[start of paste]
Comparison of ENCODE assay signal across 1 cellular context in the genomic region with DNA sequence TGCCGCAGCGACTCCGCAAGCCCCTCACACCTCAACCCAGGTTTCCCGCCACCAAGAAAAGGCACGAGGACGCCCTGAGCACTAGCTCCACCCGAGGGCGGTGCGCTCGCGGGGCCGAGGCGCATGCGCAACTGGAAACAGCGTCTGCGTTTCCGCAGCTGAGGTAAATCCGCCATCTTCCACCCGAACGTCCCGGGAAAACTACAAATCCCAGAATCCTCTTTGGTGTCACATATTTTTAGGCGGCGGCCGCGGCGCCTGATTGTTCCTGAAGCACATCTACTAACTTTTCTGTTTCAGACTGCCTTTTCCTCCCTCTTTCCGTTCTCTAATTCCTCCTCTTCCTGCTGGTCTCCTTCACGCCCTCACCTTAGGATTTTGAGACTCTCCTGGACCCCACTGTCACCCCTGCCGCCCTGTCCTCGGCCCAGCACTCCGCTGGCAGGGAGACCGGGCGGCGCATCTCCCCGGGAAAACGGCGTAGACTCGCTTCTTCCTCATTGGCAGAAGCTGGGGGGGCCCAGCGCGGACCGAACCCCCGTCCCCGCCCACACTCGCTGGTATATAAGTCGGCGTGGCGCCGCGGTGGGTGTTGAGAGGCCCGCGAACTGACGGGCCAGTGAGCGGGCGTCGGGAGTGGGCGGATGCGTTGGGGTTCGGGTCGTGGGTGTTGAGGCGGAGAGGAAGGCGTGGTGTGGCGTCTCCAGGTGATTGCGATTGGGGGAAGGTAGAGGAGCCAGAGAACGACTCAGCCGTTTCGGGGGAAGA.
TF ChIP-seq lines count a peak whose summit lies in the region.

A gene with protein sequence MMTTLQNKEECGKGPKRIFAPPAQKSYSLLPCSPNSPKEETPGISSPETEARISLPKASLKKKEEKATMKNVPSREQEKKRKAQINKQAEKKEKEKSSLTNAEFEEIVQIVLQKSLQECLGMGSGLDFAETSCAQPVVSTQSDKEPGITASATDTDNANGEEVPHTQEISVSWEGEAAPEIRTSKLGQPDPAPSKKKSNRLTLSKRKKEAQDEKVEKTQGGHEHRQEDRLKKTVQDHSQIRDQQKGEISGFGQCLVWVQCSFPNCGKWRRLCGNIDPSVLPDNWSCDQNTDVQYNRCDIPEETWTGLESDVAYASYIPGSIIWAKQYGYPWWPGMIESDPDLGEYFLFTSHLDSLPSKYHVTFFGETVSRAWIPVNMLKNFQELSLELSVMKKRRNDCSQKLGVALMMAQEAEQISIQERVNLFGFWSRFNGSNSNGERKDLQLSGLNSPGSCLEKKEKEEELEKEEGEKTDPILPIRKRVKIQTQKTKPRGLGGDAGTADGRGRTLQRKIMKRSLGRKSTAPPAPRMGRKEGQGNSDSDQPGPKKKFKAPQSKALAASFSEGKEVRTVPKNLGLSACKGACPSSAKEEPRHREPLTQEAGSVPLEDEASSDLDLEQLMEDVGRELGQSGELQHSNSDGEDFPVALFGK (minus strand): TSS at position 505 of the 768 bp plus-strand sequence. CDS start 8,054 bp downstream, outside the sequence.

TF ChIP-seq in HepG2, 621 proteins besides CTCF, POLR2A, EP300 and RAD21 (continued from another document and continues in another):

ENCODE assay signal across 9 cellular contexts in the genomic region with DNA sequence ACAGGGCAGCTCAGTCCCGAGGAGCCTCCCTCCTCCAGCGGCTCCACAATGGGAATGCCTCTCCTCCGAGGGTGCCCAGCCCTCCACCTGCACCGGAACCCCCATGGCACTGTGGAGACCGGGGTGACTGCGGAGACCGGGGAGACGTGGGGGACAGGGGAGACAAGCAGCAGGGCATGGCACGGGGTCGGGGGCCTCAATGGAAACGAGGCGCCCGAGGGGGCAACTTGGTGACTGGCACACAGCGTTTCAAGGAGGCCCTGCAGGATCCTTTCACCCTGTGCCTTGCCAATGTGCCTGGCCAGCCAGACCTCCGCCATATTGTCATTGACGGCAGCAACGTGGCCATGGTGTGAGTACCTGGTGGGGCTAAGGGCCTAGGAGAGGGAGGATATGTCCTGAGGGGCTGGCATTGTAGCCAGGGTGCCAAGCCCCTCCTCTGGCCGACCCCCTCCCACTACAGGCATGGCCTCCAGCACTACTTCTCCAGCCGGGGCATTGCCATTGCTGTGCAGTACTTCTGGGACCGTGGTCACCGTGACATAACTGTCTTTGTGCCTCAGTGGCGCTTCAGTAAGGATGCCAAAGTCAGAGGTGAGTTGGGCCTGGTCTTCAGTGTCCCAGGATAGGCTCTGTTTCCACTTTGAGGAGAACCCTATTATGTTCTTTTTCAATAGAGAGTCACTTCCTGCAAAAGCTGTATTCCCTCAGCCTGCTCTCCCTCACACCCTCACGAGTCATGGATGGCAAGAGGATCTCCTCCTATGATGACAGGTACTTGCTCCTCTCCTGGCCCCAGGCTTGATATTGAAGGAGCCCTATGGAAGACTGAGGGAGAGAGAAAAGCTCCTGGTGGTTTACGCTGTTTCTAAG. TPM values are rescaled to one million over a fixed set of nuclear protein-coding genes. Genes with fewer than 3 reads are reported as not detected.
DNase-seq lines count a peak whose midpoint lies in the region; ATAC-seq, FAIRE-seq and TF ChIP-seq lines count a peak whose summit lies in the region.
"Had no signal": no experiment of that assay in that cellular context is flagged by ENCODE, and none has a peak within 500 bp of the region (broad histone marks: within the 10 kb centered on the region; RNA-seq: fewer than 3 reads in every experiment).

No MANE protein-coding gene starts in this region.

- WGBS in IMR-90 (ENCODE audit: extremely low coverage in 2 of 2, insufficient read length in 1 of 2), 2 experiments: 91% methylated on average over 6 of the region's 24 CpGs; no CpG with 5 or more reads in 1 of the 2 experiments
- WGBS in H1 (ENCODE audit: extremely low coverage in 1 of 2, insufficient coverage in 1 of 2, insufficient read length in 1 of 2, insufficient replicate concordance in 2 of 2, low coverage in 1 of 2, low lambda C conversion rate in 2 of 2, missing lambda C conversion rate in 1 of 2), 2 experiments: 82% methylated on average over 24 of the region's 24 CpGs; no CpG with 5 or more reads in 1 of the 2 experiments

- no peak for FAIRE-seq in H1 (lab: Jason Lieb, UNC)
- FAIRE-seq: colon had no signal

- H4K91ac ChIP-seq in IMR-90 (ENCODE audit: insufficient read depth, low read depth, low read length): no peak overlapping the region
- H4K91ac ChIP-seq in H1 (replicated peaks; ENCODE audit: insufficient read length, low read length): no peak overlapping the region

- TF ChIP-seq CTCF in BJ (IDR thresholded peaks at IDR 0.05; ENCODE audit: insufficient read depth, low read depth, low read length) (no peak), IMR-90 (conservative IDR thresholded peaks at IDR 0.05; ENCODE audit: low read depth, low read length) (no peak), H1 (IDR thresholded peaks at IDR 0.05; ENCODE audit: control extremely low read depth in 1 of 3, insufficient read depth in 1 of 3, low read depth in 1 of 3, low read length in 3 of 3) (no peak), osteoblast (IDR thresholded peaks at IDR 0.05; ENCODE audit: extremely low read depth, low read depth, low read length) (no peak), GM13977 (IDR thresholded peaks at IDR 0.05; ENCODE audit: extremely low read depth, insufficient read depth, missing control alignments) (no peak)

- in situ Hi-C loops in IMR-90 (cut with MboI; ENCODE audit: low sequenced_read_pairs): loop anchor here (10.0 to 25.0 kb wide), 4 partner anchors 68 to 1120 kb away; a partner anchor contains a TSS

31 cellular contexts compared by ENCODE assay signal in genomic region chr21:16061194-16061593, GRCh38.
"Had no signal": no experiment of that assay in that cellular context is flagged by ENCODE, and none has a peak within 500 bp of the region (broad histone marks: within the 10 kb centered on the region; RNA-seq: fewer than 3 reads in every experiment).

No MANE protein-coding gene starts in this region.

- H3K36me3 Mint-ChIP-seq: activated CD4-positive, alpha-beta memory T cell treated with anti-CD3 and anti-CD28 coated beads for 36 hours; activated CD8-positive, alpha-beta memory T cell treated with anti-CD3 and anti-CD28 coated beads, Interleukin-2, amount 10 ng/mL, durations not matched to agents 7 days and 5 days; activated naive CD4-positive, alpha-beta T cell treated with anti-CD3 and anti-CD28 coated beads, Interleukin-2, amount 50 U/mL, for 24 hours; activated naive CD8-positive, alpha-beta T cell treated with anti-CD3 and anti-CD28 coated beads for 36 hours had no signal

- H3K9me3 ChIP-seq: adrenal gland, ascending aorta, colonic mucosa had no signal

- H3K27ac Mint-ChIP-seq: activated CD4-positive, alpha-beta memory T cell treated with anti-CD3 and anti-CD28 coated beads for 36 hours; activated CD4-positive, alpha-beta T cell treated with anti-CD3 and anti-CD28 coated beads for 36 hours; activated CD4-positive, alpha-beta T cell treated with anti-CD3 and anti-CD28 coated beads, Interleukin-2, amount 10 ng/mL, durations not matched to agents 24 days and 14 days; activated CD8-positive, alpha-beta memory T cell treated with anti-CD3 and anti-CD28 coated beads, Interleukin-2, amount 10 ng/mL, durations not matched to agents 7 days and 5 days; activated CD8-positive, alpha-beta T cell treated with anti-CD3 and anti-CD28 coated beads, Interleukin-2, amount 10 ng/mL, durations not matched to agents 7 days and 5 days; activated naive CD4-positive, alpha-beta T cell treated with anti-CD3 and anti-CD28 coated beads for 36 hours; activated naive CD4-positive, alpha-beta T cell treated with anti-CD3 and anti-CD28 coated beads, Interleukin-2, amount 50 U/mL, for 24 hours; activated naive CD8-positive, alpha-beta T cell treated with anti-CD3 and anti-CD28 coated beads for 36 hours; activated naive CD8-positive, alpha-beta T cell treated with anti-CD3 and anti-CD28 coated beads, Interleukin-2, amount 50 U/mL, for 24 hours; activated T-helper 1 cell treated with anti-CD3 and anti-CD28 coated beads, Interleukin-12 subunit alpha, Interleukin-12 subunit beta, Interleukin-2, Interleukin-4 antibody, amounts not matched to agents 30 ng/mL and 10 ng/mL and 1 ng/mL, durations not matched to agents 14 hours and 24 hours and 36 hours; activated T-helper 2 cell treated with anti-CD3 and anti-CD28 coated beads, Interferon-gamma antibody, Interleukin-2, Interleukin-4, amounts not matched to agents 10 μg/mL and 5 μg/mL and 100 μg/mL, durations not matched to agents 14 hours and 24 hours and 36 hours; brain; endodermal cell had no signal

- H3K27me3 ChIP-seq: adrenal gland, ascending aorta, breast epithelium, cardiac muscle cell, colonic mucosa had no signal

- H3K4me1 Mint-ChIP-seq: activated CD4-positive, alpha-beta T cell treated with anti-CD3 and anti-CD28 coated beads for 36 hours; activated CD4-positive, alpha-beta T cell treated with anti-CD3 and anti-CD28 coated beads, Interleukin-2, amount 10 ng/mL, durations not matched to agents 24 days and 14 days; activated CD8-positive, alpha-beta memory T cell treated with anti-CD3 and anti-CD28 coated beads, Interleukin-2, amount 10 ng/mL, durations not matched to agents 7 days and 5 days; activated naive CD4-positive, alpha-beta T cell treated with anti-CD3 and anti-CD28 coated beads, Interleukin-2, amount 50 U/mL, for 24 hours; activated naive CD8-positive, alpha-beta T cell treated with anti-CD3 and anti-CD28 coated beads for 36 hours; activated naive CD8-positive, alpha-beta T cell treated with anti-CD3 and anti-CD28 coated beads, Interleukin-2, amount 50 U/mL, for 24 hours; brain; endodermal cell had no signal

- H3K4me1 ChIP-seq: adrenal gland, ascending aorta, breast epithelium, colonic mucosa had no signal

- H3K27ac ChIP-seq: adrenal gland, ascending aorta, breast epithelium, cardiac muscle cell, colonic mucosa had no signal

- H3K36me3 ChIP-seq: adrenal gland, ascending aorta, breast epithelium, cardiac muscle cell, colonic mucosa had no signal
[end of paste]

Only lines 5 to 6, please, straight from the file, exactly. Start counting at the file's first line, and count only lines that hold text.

ENCODE assay signal across 9 cellular contexts in the genomic region with DNA sequence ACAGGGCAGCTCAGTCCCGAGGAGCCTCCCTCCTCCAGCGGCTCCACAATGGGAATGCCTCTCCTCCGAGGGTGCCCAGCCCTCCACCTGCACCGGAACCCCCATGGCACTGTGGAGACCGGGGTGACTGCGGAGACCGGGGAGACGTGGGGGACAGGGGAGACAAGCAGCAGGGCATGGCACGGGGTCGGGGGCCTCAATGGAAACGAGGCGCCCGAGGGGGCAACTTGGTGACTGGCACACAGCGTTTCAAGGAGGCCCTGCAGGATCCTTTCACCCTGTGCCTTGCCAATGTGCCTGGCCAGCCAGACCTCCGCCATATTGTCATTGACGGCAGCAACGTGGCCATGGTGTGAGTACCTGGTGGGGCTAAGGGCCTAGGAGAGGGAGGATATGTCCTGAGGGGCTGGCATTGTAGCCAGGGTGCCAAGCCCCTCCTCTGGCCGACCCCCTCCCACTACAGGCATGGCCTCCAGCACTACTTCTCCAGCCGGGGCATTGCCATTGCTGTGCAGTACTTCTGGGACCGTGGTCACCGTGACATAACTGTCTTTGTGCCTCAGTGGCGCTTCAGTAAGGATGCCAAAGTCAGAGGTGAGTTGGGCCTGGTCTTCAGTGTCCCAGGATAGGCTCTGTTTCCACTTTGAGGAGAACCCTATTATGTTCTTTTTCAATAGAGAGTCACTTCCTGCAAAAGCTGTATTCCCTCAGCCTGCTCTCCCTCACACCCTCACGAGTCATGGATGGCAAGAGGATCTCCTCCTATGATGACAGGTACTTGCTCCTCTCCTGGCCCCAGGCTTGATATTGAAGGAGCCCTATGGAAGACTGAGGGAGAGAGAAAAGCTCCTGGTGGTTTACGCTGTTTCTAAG. TPM values are rescaled to one million over a fixed set of nuclear protein-coding genes. Genes with fewer than 3 reads are reported as not detected.
DNase-seq lines count a peak whose midpoint lies in the region; ATAC-seq, FAIRE-seq and TF ChIP-seq lines count a peak whose summit lies in the region.